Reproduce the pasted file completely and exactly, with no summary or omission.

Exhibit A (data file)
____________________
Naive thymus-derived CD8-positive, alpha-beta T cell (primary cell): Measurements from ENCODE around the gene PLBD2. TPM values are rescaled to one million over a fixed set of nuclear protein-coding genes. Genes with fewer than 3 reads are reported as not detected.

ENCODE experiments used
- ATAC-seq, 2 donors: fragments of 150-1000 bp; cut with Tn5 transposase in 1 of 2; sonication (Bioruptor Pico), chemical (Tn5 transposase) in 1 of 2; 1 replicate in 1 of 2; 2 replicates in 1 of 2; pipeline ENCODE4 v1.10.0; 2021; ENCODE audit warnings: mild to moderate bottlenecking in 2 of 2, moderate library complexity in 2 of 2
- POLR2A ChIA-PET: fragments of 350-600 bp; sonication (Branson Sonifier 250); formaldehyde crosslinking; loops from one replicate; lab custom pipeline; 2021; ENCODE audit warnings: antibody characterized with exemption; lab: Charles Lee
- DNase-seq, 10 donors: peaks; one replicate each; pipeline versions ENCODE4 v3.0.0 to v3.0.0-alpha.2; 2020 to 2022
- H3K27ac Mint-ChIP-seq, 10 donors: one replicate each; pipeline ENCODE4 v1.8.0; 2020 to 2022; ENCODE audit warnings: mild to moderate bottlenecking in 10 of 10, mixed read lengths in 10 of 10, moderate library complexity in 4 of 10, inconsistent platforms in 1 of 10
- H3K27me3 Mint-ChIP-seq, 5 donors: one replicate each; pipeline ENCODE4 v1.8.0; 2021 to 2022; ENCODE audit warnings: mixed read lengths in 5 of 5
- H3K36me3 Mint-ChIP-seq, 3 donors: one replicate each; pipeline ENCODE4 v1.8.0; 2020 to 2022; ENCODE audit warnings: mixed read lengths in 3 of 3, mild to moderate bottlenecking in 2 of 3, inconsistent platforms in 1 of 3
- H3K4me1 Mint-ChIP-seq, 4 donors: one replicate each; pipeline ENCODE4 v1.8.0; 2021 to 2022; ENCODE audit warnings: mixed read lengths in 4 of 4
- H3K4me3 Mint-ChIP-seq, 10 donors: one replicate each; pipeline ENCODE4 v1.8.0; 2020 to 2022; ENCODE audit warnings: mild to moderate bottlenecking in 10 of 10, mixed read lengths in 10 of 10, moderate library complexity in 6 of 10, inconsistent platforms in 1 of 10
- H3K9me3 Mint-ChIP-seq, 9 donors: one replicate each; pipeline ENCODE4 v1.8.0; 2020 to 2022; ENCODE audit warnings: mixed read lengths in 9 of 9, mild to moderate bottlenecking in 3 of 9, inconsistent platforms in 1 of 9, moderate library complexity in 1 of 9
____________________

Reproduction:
Naive thymus-derived CD8-positive, alpha-beta T cell (primary cell): Measurements from ENCODE around the gene PLBD2. TPM values are rescaled to one million over a fixed set of nuclear protein-coding genes. Genes with fewer than 3 reads are reported as not detected.

ENCODE experiments used
- ATAC-seq, 2 donors: fragments of 150-1000 bp; cut with Tn5 transposase in 1 of 2; sonication (Bioruptor Pico), chemical (Tn5 transposase) in 1 of 2; 1 replicate in 1 of 2; 2 replicates in 1 of 2; pipeline ENCODE4 v1.10.0; 2021; ENCODE audit warnings: mild to moderate bottlenecking in 2 of 2, moderate library complexity in 2 of 2
- POLR2A ChIA-PET: fragments of 350-600 bp; sonication (Branson Sonifier 250); formaldehyde crosslinking; loops from one replicate; lab custom pipeline; 2021; ENCODE audit warnings: antibody characterized with exemption; lab: Charles Lee
- DNase-seq, 10 donors: peaks; one replicate each; pipeline versions ENCODE4 v3.0.0 to v3.0.0-alpha.2; 2020 to 2022
- H3K27ac Mint-ChIP-seq, 10 donors: one replicate each; pipeline ENCODE4 v1.8.0; 2020 to 2022; ENCODE audit warnings: mild to moderate bottlenecking in 10 of 10, mixed read lengths in 10 of 10, moderate library complexity in 4 of 10, inconsistent platforms in 1 of 10
- H3K27me3 Mint-ChIP-seq, 5 donors: one replicate each; pipeline ENCODE4 v1.8.0; 2021 to 2022; ENCODE audit warnings: mixed read lengths in 5 of 5
- H3K36me3 Mint-ChIP-seq, 3 donors: one replicate each; pipeline ENCODE4 v1.8.0; 2020 to 2022; ENCODE audit warnings: mixed read lengths in 3 of 3, mild to moderate bottlenecking in 2 of 3, inconsistent platforms in 1 of 3
- H3K4me1 Mint-ChIP-seq, 4 donors: one replicate each; pipeline ENCODE4 v1.8.0; 2021 to 2022; ENCODE audit warnings: mixed read lengths in 4 of 4
- H3K4me3 Mint-ChIP-seq, 10 donors: one replicate each; pipeline ENCODE4 v1.8.0; 2020 to 2022; ENCODE audit warnings: mild to moderate bottlenecking in 10 of 10, mixed read lengths in 10 of 10, moderate library complexity in 6 of 10, inconsistent platforms in 1 of 10
- H3K9me3 Mint-ChIP-seq, 9 donors: one replicate each; pipeline ENCODE4 v1.8.0; 2020 to 2022; ENCODE audit warnings: mixed read lengths in 9 of 9, mild to moderate bottlenecking in 3 of 9, inconsistent platforms in 1 of 9, moderate library complexity in 1 of 9